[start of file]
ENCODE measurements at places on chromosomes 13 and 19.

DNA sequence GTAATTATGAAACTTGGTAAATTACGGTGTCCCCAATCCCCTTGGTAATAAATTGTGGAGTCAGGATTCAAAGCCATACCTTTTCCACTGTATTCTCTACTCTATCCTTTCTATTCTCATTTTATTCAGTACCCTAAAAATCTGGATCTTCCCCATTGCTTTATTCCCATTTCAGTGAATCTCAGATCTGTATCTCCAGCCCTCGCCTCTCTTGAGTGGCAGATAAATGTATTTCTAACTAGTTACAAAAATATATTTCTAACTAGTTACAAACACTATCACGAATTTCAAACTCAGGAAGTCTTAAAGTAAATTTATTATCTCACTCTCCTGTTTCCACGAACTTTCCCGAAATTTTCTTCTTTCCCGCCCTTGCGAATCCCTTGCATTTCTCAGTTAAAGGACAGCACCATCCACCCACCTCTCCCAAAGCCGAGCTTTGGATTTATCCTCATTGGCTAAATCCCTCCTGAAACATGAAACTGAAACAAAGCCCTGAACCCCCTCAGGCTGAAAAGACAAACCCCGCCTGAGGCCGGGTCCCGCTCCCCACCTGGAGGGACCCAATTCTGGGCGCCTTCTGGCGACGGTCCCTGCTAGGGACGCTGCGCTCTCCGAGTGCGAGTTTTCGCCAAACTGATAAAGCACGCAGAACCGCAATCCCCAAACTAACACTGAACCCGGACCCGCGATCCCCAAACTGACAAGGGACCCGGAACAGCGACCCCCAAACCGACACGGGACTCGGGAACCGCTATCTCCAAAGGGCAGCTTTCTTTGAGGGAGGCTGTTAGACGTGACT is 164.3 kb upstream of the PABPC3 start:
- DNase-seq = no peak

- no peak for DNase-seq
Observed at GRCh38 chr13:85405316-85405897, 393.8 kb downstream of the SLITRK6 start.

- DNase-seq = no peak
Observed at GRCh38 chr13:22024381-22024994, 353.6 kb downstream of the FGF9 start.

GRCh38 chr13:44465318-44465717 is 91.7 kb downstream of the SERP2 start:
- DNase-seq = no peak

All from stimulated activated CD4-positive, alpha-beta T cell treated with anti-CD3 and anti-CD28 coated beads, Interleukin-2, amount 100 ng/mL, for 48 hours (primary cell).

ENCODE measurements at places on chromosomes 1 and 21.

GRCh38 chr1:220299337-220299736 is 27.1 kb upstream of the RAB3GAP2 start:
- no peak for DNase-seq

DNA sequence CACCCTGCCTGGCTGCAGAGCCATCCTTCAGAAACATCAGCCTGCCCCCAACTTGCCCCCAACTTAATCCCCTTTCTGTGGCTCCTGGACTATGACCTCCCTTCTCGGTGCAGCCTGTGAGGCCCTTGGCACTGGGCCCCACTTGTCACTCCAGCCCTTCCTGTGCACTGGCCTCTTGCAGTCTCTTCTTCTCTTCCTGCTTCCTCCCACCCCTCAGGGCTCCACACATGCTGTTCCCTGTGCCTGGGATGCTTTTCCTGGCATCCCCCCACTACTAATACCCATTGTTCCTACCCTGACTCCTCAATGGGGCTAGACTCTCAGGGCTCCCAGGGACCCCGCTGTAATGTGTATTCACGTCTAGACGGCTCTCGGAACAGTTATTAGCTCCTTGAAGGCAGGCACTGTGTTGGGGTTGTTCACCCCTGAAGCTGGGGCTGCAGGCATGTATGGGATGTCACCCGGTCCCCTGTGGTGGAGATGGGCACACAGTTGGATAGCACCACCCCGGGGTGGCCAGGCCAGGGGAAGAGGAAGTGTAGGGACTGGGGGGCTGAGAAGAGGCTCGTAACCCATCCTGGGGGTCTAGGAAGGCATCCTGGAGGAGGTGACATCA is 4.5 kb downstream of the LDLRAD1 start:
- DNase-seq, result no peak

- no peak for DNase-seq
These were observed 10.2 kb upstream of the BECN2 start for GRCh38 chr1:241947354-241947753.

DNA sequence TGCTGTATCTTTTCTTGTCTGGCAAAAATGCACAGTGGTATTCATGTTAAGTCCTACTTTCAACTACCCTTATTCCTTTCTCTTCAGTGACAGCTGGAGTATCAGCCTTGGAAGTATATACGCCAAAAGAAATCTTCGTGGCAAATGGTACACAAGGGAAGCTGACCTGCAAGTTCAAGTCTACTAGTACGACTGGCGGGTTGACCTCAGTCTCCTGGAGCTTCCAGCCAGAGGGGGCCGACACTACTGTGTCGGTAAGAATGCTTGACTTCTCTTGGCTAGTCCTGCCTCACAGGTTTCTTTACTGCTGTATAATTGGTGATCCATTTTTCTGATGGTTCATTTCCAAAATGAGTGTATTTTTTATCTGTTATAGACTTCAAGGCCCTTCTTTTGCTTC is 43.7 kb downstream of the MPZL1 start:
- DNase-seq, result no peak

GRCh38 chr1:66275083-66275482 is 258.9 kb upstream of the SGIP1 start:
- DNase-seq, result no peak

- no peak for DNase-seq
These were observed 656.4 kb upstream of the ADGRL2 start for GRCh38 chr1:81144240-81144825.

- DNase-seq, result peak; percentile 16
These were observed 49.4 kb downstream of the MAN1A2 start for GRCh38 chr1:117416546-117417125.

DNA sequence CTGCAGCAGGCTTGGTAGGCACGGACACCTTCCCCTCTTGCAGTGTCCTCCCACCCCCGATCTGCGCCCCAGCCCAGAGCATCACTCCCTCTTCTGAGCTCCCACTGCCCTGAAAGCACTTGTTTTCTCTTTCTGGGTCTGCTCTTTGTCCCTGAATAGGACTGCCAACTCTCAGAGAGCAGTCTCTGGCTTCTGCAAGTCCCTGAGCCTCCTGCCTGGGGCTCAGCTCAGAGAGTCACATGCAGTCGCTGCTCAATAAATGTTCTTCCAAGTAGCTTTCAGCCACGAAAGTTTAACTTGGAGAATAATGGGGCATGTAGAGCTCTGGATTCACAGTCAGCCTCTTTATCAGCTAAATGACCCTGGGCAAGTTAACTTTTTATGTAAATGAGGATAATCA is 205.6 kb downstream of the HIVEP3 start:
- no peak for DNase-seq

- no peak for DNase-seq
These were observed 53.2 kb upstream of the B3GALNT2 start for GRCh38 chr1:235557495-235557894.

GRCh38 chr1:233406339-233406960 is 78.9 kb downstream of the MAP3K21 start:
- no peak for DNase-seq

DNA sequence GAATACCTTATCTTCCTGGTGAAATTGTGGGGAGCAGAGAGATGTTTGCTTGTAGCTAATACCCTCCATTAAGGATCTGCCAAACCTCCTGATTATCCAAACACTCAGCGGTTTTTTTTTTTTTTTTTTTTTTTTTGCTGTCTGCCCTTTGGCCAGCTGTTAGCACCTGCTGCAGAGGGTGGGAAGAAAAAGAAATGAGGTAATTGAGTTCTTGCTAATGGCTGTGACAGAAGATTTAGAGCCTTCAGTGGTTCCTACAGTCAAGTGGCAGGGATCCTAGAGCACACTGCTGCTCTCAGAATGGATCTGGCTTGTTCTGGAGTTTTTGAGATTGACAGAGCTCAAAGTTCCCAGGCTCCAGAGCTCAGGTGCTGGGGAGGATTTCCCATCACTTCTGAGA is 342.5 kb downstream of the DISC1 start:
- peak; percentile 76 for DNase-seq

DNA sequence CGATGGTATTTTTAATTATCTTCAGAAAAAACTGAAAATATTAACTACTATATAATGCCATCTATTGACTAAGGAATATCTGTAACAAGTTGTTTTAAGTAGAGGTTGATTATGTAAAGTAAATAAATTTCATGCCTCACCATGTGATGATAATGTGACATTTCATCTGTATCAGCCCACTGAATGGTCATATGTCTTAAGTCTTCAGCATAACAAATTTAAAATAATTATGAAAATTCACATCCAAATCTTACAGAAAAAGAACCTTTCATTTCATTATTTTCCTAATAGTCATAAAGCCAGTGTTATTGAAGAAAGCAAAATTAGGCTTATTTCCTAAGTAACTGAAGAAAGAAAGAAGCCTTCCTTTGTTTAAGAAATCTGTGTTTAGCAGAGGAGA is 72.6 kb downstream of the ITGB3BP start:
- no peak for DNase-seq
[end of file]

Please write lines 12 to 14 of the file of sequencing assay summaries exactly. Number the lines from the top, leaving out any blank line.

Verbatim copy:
GRCh38 chr1:220299337-220299736 is 27.1 kb upstream of the RAB3GAP2 start:
- no peak for DNase-seq

DNA sequence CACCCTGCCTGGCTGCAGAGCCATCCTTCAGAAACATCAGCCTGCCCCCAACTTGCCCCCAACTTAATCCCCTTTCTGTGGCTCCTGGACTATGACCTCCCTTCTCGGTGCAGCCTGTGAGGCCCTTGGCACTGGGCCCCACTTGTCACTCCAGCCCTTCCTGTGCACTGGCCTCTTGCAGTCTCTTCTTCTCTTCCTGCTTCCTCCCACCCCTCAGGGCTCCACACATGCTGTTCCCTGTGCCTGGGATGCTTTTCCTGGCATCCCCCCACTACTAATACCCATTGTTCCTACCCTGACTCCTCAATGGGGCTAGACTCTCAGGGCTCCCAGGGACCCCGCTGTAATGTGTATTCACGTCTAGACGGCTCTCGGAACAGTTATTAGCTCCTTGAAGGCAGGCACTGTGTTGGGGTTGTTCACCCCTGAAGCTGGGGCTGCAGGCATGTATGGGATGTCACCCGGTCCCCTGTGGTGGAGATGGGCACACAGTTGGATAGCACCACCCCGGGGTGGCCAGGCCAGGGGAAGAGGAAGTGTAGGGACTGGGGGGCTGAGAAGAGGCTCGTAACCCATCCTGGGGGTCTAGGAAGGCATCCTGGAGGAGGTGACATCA is 4.5 kb downstream of the LDLRAD1 start: